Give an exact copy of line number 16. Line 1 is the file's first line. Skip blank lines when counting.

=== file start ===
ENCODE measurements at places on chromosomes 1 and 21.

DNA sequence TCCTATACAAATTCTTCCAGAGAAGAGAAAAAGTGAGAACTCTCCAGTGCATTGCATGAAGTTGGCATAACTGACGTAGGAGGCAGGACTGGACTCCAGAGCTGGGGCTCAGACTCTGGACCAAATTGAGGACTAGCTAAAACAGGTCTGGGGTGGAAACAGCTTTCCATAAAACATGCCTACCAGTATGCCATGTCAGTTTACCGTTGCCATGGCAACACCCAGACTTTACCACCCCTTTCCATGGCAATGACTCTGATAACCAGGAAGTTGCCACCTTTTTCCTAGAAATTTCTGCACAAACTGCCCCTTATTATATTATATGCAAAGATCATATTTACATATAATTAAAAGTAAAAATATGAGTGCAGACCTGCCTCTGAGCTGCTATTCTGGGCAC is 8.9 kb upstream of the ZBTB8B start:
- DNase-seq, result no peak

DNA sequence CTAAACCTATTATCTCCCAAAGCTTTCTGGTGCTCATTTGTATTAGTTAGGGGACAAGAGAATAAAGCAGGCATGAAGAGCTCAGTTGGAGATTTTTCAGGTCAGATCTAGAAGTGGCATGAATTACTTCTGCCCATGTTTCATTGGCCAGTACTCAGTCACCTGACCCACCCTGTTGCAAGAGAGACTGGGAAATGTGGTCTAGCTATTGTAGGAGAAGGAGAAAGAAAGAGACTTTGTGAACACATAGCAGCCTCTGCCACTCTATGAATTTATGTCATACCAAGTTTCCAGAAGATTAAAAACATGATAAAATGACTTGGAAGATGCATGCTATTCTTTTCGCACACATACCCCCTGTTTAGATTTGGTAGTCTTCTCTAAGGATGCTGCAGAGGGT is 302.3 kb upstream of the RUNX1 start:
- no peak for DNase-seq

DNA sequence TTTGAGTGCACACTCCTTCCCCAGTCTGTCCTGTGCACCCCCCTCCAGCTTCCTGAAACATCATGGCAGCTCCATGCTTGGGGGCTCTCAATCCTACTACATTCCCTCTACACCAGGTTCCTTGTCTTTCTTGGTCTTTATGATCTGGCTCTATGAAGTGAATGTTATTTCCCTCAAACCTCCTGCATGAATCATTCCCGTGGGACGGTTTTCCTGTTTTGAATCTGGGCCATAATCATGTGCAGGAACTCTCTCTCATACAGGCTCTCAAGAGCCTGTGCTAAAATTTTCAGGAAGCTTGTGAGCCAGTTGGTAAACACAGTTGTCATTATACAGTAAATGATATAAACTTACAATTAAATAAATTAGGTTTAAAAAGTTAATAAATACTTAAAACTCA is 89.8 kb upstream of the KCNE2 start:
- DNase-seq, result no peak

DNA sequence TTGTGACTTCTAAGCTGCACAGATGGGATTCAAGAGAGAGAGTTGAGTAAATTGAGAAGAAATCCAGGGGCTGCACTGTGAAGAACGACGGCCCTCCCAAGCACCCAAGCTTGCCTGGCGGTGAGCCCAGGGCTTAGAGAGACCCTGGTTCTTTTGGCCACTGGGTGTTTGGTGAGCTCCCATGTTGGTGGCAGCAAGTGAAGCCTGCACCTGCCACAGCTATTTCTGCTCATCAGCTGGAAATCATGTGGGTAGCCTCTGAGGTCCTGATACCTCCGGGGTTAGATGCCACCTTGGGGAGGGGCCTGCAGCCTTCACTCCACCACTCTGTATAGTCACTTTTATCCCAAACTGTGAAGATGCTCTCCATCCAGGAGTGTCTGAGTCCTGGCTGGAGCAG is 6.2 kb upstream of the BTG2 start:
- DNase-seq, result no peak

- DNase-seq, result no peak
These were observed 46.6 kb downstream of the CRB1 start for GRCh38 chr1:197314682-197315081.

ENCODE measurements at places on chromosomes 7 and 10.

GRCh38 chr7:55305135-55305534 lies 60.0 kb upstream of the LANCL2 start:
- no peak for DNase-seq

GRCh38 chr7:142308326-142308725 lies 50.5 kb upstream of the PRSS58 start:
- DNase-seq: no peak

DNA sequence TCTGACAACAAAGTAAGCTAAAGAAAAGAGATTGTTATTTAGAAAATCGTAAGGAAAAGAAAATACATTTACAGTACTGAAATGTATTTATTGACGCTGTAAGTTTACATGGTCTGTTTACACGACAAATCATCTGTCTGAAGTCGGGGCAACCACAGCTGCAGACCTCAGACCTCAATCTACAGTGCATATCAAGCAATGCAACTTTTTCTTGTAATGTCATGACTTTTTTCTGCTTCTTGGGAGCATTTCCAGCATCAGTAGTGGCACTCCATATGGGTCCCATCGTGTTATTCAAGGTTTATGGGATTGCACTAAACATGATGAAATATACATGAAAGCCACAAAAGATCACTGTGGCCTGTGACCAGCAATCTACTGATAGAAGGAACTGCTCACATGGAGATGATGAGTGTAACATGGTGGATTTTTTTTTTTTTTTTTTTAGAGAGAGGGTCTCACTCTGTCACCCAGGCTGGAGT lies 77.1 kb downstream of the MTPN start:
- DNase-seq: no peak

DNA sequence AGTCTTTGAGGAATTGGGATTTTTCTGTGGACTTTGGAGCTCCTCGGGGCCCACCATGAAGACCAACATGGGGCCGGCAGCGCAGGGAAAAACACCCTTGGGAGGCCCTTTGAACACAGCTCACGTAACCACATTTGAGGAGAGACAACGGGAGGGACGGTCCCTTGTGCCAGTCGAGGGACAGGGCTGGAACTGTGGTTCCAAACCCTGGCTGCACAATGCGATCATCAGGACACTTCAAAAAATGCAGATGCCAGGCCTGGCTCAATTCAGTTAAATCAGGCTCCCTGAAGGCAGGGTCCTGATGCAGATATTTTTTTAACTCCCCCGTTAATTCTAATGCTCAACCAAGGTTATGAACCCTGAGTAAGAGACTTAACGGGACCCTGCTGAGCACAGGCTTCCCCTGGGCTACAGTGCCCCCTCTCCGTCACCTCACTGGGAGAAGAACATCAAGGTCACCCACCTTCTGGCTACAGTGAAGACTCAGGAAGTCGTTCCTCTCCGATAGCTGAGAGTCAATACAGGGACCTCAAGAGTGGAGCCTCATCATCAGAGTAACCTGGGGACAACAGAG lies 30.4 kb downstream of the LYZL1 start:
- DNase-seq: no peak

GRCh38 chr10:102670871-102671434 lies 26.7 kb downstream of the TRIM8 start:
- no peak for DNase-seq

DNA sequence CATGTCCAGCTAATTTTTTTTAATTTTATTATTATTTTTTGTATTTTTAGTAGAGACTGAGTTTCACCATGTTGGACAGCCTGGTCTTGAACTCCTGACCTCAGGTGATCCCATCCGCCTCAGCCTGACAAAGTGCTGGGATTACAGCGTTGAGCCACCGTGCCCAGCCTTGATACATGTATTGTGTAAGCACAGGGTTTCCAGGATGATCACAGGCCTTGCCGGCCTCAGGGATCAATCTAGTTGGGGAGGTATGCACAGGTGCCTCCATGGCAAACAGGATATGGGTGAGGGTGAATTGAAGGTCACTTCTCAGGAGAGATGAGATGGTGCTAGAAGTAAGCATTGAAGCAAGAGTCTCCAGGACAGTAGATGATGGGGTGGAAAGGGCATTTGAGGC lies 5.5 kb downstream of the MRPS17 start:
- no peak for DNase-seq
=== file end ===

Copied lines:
- DNase-seq: no peak